Thyroid Gland Structure, Function and hormones | Endocrine system | 3 minutes easy learning


Thyroid Gland Structure, Function and hormones | Endocrine system | 3 minutes easy learning


The thyroid gland, also known as the endocrine system gland that is located in the anterior part of the lower neck, below the larynx.  The thyroid secretes hormones vital to metabolism and growth. Any enlargement of the thyroid, regardless of cause, is called a goiter.


In this video, we will introduce you the thyroid gland anatomy structure, function physiology, and thyroid hormone regulations.


Thyroid gland anatomy structure

The thyroid gland is a ductless alveolar gland found in the anterior neck, just below the laryngeal prominence also called adam’s apple. It is roughly butterfly-shaped, with two lobes wrapping around the trachea and connected in the middle by an isthmus. The thyroid gland is not usually palpable.

This the anterior view of the thyroid gland. and this is the posterior view of the thyroid gland.

It is supplied by superior and inferior thyroid arteries, drained via superior, middle and inferior thyroid veins, and has a rich lymphatic system.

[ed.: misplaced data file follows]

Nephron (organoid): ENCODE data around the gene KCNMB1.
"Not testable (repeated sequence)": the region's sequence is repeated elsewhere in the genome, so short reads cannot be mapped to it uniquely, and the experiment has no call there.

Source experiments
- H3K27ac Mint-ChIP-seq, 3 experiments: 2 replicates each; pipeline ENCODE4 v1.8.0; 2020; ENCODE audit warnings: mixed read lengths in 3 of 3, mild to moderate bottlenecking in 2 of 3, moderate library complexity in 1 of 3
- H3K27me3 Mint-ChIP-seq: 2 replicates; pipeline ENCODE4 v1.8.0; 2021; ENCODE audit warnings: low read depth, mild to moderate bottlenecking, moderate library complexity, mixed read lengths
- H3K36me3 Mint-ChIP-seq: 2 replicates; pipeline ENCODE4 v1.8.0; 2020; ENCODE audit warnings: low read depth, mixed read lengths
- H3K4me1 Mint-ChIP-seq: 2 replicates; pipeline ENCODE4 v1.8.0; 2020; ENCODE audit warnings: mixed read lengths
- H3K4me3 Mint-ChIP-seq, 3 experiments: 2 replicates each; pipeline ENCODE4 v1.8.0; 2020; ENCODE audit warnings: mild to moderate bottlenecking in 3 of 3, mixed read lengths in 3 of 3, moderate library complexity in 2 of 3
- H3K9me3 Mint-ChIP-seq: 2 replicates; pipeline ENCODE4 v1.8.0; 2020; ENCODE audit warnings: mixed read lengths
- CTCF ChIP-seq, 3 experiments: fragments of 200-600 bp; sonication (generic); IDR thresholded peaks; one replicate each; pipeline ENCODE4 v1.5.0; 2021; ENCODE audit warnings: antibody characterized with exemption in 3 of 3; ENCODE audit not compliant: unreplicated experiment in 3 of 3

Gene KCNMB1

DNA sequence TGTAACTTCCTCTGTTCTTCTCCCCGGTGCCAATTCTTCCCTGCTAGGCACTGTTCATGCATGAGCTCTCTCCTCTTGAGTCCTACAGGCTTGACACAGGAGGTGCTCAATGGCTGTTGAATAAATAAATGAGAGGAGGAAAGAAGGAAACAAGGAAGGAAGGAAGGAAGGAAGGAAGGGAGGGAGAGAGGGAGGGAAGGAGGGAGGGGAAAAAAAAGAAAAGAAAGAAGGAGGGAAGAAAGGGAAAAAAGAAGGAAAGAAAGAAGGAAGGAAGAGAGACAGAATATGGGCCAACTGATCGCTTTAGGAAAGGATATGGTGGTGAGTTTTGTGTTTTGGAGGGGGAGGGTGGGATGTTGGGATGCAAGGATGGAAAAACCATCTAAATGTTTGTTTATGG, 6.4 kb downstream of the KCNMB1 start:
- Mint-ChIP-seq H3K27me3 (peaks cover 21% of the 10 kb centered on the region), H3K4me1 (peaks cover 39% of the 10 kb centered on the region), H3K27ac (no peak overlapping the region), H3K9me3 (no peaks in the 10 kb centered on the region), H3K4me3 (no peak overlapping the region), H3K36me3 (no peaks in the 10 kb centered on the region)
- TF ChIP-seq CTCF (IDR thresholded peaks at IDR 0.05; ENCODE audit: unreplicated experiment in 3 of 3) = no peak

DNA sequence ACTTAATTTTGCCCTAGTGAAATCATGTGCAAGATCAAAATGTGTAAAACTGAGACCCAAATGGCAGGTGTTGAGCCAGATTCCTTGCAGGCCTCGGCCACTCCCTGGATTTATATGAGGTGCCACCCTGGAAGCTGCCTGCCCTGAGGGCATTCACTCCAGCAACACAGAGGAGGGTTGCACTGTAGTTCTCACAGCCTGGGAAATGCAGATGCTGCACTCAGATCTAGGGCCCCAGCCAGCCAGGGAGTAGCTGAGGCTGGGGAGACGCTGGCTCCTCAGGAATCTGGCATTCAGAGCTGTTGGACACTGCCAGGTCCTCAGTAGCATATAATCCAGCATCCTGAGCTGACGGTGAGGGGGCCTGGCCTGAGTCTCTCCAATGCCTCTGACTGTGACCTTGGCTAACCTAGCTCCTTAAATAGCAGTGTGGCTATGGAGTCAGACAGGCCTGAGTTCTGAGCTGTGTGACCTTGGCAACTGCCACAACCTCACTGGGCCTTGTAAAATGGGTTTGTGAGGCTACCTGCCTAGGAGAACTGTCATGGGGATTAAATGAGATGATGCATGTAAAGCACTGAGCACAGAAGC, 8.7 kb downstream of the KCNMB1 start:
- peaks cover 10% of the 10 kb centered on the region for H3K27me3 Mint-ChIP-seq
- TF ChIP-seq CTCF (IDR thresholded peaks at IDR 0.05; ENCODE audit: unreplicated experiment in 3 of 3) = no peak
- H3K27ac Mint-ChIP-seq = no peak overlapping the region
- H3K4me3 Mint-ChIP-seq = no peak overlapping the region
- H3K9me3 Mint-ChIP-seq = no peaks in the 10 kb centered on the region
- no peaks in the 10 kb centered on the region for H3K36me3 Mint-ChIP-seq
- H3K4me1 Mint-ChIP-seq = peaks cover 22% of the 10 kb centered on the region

Thyroid gland function physiology

The thyroid secretes several hormones, collectively called thyroid hormones. The main hormone is thyroxine, also called T4. Thyroid hormones act throughout the body, influencing metabolism, growth and development, and body temperature. During infancy and childhood, adequate thyroid hormone is crucial for brain development. T4 can only be made in the thyroid gland. It can then be converted by other tissues into T3.

The thyroid gland is also the site of the production of calcitonin, a hormone that can lower serum calcium concentrations.



Thyroid Hormone Release regulation


Thyroid hormones are released as part of the hypothalamic-pituitary-thyroid axis. The Hypothalamus detects a low plasma concentration of thyroid hormone and releases Thyrotropin-Releasing Hormone (TRH) into the hypophyseal portal system.

TRH binds to receptors found on thyrotrophic cells of the anterior pituitary gland, causing them to release Thyroid Stimulating Hormone (TSH) into the systemic circulation. TSH binds to TSH receptors on the basolateral membrane of thyroid follicular cells and induces the synthesis and release of thyroid hormone.


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